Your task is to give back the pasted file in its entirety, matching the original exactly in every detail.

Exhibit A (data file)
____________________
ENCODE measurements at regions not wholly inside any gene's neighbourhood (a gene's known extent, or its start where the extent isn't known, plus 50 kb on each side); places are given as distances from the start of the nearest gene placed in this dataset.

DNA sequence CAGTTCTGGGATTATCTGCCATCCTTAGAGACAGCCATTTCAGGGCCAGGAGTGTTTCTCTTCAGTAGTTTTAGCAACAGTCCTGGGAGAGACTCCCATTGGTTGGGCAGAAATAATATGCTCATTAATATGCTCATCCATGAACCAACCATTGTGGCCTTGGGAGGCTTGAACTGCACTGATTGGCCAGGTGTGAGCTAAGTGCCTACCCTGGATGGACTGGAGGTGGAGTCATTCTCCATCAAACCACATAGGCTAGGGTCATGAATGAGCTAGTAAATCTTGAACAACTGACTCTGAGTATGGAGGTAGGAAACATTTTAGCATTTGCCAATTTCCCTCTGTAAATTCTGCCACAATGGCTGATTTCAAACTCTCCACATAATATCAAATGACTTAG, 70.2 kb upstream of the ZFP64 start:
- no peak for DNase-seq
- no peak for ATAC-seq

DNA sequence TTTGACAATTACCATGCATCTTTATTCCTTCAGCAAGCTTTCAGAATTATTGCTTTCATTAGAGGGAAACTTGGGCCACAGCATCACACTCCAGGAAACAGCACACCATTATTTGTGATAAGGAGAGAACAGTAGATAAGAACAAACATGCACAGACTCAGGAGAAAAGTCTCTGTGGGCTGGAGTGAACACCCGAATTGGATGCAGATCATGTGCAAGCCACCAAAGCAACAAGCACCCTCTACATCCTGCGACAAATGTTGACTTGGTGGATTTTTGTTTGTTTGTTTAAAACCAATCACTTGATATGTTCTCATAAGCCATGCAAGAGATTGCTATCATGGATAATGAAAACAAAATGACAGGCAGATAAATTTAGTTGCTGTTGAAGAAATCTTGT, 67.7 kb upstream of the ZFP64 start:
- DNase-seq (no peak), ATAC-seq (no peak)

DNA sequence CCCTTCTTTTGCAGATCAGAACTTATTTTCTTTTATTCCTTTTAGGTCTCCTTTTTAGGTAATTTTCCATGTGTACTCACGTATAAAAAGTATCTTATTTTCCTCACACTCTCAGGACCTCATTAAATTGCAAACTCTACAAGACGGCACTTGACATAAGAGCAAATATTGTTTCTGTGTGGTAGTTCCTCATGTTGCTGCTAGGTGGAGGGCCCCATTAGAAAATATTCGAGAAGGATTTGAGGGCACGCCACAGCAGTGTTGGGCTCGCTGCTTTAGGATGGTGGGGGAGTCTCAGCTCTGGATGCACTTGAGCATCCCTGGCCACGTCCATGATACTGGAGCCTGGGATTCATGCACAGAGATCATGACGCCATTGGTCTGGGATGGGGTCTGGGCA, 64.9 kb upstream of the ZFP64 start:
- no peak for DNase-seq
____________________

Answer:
ENCODE measurements at regions not wholly inside any gene's neighbourhood (a gene's known extent, or its start where the extent isn't known, plus 50 kb on each side); places are given as distances from the start of the nearest gene placed in this dataset.

DNA sequence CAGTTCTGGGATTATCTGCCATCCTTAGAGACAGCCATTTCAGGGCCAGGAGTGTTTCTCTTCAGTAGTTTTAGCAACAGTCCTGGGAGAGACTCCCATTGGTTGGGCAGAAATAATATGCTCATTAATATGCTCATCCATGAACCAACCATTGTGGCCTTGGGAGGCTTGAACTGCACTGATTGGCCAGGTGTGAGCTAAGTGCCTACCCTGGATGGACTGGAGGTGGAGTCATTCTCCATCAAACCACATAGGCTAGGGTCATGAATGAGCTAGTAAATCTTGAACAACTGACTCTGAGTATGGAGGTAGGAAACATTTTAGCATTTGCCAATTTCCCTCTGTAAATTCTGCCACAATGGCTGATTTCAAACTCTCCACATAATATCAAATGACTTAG, 70.2 kb upstream of the ZFP64 start:
- no peak for DNase-seq
- no peak for ATAC-seq

DNA sequence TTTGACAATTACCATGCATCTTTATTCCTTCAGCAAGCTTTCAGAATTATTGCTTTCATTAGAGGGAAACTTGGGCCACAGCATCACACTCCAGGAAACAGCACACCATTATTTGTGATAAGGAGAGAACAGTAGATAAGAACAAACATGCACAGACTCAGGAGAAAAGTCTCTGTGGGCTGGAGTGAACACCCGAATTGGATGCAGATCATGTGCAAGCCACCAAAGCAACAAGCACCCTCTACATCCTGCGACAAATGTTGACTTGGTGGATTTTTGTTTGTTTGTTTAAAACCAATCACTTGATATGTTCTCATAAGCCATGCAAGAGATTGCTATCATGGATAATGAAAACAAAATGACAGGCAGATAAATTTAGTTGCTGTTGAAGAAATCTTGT, 67.7 kb upstream of the ZFP64 start:
- DNase-seq (no peak), ATAC-seq (no peak)

DNA sequence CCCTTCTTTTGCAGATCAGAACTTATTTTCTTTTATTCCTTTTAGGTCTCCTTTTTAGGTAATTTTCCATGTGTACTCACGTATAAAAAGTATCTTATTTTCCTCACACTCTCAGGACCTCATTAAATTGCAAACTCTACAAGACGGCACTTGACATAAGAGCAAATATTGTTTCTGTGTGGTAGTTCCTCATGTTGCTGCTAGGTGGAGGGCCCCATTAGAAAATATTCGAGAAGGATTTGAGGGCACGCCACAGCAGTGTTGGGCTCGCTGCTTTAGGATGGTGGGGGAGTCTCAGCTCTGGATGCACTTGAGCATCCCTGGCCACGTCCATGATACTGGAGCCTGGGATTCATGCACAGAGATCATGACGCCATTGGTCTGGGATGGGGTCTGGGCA, 64.9 kb upstream of the ZFP64 start:
- no peak for DNase-seq